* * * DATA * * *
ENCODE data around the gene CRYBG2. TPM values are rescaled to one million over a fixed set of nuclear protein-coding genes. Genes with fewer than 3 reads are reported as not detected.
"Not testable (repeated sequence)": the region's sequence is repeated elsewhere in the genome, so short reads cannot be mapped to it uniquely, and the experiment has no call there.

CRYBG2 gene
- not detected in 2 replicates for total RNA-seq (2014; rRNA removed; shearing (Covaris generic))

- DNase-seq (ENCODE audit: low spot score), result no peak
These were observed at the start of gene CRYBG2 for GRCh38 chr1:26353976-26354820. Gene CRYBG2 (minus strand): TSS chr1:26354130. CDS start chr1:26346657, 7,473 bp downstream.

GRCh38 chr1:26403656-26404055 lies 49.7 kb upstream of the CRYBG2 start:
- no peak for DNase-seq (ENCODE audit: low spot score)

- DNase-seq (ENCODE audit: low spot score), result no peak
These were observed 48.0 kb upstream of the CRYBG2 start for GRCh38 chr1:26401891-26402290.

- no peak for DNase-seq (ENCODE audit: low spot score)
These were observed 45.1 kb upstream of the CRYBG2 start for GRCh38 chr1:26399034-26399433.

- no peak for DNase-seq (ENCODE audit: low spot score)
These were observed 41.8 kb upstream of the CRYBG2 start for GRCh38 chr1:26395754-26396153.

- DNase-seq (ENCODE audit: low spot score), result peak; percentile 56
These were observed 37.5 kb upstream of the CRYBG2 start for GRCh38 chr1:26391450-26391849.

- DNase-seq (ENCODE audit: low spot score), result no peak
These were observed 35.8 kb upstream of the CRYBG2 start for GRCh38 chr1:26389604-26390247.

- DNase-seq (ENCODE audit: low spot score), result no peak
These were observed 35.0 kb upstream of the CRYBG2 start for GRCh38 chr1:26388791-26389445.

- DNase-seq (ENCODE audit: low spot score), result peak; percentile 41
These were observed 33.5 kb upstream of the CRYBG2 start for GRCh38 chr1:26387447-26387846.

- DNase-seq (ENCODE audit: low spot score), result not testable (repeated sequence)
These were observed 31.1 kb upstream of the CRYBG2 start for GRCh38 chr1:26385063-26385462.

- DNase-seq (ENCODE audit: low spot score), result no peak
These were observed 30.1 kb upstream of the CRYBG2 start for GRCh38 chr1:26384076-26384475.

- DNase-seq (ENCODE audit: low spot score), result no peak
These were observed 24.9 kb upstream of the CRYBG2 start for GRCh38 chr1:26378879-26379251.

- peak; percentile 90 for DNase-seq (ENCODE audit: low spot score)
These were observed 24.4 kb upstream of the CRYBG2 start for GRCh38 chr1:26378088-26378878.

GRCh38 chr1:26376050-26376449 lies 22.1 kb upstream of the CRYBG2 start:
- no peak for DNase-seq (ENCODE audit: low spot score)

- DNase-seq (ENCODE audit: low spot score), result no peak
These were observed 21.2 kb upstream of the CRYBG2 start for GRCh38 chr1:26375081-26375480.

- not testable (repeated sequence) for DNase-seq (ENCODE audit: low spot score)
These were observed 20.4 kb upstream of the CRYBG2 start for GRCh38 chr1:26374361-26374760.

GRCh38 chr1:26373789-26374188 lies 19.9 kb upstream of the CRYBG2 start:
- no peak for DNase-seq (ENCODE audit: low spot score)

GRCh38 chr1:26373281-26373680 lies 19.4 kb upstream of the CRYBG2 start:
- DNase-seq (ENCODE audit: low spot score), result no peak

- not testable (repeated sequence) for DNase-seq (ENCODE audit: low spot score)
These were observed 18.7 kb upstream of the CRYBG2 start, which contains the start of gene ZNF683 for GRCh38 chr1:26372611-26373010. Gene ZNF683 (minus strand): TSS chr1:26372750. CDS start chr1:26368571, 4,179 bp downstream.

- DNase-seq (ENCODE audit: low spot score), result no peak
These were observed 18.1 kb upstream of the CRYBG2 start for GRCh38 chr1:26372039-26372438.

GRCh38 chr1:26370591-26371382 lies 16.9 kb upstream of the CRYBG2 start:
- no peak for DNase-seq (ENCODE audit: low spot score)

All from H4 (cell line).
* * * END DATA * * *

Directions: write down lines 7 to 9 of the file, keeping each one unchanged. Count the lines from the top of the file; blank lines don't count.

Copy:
GRCh38 chr1:26403656-26404055 lies 49.7 kb upstream of the CRYBG2 start:
- no peak for DNase-seq (ENCODE audit: low spot score)

- DNase-seq (ENCODE audit: low spot score), result no peak